A lovely story with a festive backdrop. Family drama and romantic comedy are beautifully interwoven, in this tale, which features two sisters, a mother who is lost in grief, and a father who went away to sea and never came back.
There are family secrets, hard truths and many misunderstandings, which have been ignored until now. The time is right for the family to rebuild, Jess is living a half-life, her mother is distracted, and now Isla is back, and being so defensive.
Can Jess keep her family together? Can she face Christmas again, and why does she feel so attracted to the sexy builder who is destroying all her childhood memories?
A poignant, heartfelt story, with believable,flawed characters, full of angst and hidden depths. The slow-burning and sweetattraction between Jess and Seb is tested with a myriad of internal and external conflicts.
Anemotional and realistic family drama. The resolution is in keeping with the story and brings this festive family story to a lovely conclusion.
Rosie has been scribbling stories ever since she was little.
Back then, they were rip-roaring adventure tales with a young heroine in perilous danger of falling off a cliff or being tied up by ‘the baddies’.
Thankfully, Rosie has moved on somewhat, and now much prefers to write romantic comedies that melt your heart and make you smile, with really not much perilous danger involved at all – unless you count the heroine losing her heart in love.
Rosie’s brand new series of novellas is centred around life in a village cafe. The latest, ‘Bonfires & Hot Chocolate at the Little Duck Pond Cafe’, is out now.
Watch out for ‘A Winter Wedding at the Little Duck Pond Cafe’, which will be published Christmas 2019.
Rosie is also writing a full-length, standalone book for Christmas 2019, entitled ‘Snowflakes over Moondance Cottage’.
Lucy fell in love with tumbledown Rosemary Cottage as a child. So thirty years on, when she loses her city job and discovers the cottage is for sale, it feels like fate. She’ll raise her children in Burley Bridge and transform the cottage into a B&B with her husband.
But a year can change everything . . .
Now Lucy is juggling two children and a B&B but on her own. Christmas looks set to be their last on Rosemary Lane – until she meets James, a face from her past and someone who might offer a different kind of future . . .
Should Lucy leave the cottage behind? Or could this winter on Rosemary Lane be the start of something new?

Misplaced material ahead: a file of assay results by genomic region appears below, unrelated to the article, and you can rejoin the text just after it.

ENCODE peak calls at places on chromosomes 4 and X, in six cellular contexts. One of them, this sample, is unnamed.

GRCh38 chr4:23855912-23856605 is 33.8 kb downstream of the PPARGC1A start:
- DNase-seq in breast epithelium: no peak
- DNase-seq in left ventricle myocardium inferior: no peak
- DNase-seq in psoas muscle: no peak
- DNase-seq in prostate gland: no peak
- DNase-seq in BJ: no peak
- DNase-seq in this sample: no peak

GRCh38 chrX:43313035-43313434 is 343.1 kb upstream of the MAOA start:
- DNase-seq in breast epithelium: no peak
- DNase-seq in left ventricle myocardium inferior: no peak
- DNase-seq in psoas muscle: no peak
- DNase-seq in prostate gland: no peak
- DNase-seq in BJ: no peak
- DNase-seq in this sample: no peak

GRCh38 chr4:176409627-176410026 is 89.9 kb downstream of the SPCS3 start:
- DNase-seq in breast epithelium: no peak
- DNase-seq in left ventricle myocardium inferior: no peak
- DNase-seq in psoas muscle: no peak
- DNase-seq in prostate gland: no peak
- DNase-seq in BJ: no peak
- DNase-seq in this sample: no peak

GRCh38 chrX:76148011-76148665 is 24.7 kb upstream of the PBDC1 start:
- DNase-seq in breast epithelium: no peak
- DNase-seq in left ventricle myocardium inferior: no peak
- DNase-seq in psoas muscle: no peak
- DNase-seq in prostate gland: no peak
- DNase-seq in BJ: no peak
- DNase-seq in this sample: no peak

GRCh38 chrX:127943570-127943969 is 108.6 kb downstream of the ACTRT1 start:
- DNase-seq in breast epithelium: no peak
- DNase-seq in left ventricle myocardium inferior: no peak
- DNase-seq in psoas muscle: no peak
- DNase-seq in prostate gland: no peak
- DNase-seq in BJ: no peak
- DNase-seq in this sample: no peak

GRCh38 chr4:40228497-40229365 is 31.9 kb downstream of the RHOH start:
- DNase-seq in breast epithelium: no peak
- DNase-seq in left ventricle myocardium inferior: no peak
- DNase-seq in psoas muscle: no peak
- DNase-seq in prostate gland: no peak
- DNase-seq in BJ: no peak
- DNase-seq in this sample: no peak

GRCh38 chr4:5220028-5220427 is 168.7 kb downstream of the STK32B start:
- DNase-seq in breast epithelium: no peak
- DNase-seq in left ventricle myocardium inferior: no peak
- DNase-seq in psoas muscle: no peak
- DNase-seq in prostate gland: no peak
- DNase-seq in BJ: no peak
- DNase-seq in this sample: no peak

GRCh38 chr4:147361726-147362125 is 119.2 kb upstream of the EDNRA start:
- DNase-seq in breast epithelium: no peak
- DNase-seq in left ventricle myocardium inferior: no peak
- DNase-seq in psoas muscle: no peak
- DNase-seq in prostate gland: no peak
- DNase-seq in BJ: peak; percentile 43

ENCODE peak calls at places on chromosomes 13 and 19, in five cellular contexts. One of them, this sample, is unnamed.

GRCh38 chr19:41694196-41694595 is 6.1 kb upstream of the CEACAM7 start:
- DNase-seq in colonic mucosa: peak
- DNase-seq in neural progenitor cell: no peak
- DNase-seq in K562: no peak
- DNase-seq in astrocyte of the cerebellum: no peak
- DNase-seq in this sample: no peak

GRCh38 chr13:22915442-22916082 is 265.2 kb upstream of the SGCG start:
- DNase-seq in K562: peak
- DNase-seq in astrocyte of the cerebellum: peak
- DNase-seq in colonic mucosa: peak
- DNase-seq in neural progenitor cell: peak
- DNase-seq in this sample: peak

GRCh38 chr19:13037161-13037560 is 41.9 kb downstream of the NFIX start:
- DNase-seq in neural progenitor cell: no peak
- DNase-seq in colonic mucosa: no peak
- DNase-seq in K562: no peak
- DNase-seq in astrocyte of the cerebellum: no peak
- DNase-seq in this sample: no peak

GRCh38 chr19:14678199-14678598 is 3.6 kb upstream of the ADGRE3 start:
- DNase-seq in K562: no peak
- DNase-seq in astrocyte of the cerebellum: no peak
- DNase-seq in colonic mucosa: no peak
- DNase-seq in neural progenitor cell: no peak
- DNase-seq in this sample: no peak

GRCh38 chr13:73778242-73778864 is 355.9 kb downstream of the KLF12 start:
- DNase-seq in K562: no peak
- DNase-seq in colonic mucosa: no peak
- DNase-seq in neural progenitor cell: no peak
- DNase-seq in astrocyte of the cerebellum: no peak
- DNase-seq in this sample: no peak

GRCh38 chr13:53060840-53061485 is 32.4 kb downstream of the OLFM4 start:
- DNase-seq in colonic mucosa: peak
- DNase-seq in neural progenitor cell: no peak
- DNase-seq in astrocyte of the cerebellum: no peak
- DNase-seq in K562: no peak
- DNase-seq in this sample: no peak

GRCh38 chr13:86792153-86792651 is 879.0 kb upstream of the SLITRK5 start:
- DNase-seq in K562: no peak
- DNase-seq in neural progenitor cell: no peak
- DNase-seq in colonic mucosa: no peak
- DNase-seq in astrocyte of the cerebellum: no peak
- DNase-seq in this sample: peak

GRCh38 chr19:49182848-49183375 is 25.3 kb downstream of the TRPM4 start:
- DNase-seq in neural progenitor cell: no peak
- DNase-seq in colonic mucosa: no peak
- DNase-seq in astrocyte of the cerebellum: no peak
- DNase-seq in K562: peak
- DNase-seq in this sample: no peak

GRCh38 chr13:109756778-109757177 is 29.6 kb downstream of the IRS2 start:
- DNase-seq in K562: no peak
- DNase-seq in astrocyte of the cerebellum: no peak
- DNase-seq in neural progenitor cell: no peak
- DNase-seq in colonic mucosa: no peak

I received a copy of this book from Avon Books UK via NetGalley in return for an honest review.
Childhood memories can be powerful, and Lucy’s love of the cottage on Rosemary Lane stayed with her for thirty years. When her career reaches a crossroads, she convinces her husband that living there would be perfect for their family. For a while it is. Then life happens and tragedy strikes and Lucy is left to rebuild her family, but will it be at the cottage on Rosemary Lane?
Whilst this story is not exclusively festive, there are many Christmassy references and touches, which show the best and worst of the season. Told from mainly from Lucy’s point of view, this is a lovely tale of family life in a small Yorkshire village, it is a story of bereavement and loss and starting over. There are some strong friendships, and interesting romantic possibilities overlaid with courage, emotion and humour.The story draws you in, and it becomes important what happens to Lucy and her young family.
The rural setting is well described and the cast of characters diverse and realistic. James’ story is intricately woven into the main plot in a believable way, with just the right amount of serendipity. The story brings hope out of tragedy and leaves the reader with a feel-good hug.
Fran made the biggest mistake of her life when she had an affair with Ben. Both families live in the village of Oakheart; their children are friends. Fran’s guilt shadows her days. But it’s no more than she deserves, or is it? At least she’s managed to protect her husband, Hector, from the harsh truth.
But for how long?
Tessa has left her troubles in the past and now has the perfect life. Ben might have his faults, but his life has not been easy. They need each other, and Tessa will do whatever it takes to eliminate any threats to her marriage.
Threats from women like Fran.
A cliff overlooks a disused chalk-pit. The locals
call it High Heaven. It’s a place of secrets. And it’s where Oakheart newcomer
Maria died. When Fran discovers a link between Maria and Ben, disturbing
questions arise to which she has no way of knowing the answers.
Faced with an ultimatum from Tessa, time is running
out for Fran. She’s scared, every minute of every day.
I received a copy of this book from the author in return for an honest review.
This starts with a tragic event and then lapses into normality, which although slow-paced is essential world-building. Told from two points of view Fran and Tessa, you meet Fran first and realise her normal life is unbalanced with a few strange events. You don’t meet Tessa in any detail straight away, but when you do, immediately you realise she is not happy.